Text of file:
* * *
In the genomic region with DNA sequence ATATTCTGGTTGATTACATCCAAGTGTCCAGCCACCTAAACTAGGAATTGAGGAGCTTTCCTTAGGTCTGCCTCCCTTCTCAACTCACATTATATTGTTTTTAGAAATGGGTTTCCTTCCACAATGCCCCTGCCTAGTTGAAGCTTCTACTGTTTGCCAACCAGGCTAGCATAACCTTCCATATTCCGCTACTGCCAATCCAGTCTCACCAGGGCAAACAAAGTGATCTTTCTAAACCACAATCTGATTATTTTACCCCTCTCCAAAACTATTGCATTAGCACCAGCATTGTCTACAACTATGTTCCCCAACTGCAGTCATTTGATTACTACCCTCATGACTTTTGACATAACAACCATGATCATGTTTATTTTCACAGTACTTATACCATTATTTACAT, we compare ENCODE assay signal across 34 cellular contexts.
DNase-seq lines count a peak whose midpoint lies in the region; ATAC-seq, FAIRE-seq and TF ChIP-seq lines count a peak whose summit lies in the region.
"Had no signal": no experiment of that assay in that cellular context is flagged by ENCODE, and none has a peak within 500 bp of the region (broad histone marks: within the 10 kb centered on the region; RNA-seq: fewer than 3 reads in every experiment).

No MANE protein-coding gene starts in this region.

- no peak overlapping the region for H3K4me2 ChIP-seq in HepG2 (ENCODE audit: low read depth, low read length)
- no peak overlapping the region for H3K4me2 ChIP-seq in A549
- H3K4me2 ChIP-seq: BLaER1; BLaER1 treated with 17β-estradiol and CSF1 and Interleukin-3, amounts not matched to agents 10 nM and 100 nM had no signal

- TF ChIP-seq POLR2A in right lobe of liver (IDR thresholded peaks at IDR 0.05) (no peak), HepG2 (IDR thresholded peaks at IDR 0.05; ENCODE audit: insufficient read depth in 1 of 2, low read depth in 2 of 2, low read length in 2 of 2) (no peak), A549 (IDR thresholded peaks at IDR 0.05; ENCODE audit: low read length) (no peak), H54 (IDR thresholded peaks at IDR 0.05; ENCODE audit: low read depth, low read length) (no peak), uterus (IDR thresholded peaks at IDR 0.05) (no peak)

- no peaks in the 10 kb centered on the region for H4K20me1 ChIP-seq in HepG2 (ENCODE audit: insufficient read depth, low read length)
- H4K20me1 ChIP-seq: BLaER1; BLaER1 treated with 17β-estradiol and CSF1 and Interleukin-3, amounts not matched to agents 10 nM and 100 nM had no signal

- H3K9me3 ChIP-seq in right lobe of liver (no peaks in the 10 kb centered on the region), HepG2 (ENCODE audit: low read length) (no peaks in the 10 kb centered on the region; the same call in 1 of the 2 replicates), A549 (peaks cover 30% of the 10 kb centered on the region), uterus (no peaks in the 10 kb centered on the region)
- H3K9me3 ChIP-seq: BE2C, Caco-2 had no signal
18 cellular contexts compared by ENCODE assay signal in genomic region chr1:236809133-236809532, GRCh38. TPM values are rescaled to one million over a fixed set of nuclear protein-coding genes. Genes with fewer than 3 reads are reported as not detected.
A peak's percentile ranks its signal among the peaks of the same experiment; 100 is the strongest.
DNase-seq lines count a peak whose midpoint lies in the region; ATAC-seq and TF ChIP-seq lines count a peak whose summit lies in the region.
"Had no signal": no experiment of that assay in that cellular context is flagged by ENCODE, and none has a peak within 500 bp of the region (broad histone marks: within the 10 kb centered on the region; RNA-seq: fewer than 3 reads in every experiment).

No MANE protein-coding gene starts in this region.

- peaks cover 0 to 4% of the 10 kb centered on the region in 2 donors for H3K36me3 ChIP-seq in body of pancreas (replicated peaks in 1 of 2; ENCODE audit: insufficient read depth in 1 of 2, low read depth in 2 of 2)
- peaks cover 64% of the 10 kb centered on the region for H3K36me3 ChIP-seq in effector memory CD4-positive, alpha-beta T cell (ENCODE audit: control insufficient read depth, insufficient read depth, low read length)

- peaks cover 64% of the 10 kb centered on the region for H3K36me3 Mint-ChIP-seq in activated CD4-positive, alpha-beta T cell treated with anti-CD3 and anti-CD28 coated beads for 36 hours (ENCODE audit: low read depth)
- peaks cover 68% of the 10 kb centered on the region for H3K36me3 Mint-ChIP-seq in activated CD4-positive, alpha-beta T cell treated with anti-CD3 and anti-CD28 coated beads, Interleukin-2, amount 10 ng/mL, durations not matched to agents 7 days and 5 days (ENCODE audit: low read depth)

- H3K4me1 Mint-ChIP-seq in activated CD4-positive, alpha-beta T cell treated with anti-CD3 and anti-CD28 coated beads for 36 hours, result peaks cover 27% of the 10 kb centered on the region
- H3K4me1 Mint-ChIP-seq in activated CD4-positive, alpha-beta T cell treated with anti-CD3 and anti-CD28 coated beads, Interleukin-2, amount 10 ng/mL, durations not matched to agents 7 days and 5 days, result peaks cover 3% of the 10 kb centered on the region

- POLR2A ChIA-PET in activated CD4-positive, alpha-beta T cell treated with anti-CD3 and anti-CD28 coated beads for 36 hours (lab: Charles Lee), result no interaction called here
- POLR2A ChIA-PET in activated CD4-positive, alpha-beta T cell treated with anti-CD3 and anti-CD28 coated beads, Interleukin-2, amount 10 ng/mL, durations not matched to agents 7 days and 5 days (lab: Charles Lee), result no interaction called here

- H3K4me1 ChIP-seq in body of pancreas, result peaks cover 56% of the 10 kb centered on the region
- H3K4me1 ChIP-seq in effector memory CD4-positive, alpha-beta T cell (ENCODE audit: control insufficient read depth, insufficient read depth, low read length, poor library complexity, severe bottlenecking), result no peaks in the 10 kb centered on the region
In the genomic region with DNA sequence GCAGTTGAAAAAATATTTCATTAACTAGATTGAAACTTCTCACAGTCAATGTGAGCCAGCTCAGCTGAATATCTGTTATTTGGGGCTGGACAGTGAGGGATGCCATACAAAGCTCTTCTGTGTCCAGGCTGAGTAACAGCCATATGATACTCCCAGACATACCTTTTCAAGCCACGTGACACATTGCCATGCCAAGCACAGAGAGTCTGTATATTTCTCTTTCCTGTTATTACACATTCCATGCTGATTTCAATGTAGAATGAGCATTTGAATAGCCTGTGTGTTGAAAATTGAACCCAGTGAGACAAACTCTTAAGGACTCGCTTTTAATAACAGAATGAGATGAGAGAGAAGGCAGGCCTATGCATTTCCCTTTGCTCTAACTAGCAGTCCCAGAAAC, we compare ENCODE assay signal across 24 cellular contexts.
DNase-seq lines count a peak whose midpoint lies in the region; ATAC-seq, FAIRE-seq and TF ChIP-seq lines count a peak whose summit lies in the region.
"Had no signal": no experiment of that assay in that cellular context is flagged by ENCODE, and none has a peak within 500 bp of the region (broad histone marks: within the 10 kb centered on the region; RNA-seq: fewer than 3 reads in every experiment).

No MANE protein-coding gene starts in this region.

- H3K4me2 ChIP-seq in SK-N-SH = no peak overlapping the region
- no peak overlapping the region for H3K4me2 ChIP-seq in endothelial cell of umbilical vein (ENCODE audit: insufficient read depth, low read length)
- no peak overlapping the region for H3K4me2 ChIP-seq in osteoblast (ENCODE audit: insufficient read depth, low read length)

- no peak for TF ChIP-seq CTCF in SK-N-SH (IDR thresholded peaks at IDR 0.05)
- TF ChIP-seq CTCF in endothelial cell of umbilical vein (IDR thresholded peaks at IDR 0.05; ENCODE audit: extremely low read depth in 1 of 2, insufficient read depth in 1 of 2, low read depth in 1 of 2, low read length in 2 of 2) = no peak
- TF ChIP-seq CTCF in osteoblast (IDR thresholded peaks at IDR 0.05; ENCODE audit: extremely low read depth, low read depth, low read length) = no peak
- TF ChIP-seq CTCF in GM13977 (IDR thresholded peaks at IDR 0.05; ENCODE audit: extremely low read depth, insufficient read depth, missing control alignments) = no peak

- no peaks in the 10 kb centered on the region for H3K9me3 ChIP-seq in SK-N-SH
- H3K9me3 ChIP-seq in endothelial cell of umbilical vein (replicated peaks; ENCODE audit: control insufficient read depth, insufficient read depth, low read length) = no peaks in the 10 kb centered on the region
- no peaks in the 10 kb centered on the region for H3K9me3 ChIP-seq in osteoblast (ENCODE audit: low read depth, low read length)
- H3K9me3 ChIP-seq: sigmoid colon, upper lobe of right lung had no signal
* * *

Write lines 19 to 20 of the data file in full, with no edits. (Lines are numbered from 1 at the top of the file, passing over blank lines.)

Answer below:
- peaks cover 64% of the 10 kb centered on the region for H3K36me3 ChIP-seq in effector memory CD4-positive, alpha-beta T cell (ENCODE audit: control insufficient read depth, insufficient read depth, low read length)

- peaks cover 64% of the 10 kb centered on the region for H3K36me3 Mint-ChIP-seq in activated CD4-positive, alpha-beta T cell treated with anti-CD3 and anti-CD28 coated beads for 36 hours (ENCODE audit: low read depth)